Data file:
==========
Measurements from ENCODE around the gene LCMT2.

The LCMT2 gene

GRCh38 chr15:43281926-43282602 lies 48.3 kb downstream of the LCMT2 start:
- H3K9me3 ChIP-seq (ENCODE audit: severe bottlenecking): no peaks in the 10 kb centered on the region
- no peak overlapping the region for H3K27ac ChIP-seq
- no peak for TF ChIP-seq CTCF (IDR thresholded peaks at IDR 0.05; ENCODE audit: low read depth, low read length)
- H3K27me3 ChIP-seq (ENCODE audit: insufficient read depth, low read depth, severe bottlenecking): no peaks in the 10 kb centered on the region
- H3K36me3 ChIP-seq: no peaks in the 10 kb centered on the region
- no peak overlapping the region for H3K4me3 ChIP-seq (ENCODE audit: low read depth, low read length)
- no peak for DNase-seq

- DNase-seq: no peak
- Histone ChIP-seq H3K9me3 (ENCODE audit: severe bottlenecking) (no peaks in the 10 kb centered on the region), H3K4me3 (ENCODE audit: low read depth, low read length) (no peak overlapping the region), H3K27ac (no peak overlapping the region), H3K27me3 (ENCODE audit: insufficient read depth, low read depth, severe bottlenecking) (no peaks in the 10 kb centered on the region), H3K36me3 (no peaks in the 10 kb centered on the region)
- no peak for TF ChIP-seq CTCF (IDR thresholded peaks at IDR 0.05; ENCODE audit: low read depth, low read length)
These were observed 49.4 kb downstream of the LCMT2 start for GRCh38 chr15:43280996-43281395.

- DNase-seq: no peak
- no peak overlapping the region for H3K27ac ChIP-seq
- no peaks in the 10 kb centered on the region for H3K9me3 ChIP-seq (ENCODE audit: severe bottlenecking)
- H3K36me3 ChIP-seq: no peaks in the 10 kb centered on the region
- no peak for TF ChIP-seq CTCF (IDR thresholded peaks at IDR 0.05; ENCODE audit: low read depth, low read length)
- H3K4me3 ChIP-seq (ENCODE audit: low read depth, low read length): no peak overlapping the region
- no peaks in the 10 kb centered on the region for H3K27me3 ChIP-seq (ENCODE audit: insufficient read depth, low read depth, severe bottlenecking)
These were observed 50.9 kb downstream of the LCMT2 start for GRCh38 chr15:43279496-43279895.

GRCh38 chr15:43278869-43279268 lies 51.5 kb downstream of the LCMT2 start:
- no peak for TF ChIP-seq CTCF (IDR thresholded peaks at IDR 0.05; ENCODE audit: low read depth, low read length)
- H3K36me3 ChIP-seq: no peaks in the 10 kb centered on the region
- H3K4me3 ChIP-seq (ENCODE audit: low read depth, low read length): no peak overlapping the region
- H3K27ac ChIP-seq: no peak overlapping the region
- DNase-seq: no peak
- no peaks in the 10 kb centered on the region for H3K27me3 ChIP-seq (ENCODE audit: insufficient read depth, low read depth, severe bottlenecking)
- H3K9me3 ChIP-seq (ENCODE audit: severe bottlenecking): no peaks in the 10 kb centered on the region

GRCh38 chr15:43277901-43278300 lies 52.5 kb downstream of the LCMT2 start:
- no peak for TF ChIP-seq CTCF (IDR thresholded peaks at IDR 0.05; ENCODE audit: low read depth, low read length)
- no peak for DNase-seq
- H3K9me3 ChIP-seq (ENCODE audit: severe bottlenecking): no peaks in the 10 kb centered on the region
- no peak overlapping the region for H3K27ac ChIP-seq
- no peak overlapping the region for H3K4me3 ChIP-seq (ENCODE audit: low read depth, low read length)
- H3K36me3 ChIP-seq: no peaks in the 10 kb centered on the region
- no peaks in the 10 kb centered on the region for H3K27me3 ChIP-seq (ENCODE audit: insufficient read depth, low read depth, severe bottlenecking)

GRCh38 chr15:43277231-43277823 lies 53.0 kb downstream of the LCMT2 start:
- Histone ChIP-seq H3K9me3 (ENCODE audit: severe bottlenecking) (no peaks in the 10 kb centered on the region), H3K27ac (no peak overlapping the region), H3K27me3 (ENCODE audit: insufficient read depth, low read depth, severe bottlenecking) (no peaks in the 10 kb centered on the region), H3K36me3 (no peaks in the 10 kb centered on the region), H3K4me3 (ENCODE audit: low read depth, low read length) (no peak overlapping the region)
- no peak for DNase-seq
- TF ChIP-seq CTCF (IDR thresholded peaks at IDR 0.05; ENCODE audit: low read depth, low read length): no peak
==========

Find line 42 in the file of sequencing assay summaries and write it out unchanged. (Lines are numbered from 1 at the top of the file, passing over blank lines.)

- TF ChIP-seq CTCF (IDR thresholded peaks at IDR 0.05; ENCODE audit: low read depth, low read length): no peak